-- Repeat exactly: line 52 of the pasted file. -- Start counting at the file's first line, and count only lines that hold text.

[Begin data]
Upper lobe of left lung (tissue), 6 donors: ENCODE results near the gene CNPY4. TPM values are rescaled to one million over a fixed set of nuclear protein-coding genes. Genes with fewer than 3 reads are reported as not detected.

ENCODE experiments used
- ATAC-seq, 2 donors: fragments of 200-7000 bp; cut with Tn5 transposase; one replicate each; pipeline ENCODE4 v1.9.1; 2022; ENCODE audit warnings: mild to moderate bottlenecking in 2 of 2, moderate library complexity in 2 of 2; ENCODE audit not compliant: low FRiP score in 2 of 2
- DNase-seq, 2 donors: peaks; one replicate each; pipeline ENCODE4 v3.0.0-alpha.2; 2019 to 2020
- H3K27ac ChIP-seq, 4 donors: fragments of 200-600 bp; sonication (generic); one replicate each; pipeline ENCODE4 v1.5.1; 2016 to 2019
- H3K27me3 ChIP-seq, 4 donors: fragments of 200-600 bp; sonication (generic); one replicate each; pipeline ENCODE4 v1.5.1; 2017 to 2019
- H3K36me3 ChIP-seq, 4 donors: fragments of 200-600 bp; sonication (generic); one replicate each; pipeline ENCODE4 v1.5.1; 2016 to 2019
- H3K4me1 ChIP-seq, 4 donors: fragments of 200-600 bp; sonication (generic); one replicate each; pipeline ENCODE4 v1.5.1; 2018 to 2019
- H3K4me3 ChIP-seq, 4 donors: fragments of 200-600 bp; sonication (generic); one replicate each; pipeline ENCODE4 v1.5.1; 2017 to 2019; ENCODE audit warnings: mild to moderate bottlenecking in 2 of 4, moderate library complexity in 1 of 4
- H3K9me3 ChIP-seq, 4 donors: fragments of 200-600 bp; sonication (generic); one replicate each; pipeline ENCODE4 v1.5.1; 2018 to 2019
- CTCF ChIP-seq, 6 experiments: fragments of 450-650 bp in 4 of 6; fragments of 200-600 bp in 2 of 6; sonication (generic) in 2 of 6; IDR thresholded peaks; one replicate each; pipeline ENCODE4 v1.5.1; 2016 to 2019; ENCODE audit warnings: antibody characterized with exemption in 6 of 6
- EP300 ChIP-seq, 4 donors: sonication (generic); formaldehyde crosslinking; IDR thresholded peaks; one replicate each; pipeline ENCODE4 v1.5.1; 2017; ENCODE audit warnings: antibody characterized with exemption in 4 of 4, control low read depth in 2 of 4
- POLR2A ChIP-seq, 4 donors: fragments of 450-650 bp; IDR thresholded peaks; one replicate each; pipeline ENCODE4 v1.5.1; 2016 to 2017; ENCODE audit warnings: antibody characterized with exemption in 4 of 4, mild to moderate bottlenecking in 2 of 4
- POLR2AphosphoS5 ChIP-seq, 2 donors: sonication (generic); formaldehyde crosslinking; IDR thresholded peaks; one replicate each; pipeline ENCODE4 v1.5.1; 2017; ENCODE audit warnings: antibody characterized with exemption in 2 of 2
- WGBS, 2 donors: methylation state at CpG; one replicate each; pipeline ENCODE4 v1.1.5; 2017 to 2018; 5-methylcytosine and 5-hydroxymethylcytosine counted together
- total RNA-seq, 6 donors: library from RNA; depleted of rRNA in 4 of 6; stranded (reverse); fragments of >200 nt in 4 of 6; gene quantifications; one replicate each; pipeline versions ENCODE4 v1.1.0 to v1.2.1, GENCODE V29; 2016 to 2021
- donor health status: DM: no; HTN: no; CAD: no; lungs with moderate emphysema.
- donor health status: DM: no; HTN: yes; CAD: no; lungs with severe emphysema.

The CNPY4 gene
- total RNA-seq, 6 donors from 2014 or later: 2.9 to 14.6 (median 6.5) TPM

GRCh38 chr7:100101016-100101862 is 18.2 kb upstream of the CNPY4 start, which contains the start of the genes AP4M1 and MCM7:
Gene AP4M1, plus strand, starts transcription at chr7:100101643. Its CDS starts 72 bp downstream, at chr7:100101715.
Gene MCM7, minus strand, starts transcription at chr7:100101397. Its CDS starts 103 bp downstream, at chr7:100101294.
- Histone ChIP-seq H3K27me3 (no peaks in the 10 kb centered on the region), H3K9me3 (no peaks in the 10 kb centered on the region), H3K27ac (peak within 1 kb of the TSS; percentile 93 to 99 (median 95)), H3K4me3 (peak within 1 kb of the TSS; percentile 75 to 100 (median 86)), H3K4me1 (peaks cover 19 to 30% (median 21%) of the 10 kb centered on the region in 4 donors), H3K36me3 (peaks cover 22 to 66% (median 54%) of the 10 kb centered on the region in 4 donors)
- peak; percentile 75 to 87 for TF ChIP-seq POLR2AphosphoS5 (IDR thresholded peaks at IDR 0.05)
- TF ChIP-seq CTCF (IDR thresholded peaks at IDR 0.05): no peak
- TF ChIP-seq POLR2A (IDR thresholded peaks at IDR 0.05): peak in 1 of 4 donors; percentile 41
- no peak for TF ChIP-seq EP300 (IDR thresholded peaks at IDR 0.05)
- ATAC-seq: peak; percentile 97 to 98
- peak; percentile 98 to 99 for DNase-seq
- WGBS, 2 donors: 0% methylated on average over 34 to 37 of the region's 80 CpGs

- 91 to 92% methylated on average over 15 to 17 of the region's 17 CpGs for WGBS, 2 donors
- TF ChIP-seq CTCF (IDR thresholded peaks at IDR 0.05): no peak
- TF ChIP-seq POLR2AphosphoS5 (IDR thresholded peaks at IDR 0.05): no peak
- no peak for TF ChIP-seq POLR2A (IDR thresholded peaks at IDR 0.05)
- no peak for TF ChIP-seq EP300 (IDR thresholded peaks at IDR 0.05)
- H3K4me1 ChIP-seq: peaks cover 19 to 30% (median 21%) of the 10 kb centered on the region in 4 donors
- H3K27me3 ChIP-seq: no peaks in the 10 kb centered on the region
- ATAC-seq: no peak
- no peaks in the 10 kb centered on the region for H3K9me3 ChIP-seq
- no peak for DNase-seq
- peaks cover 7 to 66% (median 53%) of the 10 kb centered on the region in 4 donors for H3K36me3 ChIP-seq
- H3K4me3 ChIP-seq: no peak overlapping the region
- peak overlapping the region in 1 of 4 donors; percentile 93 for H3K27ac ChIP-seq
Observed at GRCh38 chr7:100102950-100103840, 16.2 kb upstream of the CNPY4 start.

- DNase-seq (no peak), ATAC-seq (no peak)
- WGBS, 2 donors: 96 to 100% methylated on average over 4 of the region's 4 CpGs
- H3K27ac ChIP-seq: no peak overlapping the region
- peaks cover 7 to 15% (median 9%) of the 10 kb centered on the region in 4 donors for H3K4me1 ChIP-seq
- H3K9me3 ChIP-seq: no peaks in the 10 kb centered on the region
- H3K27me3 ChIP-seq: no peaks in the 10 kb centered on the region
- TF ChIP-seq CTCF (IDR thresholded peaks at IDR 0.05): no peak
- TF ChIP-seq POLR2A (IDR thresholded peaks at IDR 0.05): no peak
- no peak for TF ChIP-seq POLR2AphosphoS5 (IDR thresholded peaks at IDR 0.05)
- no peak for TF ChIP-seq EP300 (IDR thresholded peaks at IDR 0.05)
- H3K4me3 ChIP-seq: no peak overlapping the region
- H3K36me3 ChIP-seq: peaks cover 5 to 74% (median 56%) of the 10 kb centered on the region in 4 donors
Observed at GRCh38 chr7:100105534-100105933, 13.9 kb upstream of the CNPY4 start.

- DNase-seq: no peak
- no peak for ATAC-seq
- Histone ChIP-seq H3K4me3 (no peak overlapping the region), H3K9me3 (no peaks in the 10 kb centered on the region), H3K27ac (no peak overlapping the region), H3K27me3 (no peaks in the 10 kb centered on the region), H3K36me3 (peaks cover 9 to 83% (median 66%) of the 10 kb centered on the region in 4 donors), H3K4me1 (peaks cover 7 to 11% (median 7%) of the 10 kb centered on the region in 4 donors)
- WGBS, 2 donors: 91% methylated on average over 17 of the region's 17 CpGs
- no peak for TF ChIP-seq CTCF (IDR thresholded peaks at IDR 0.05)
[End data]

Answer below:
- TF ChIP-seq CTCF (IDR thresholded peaks at IDR 0.05): no peak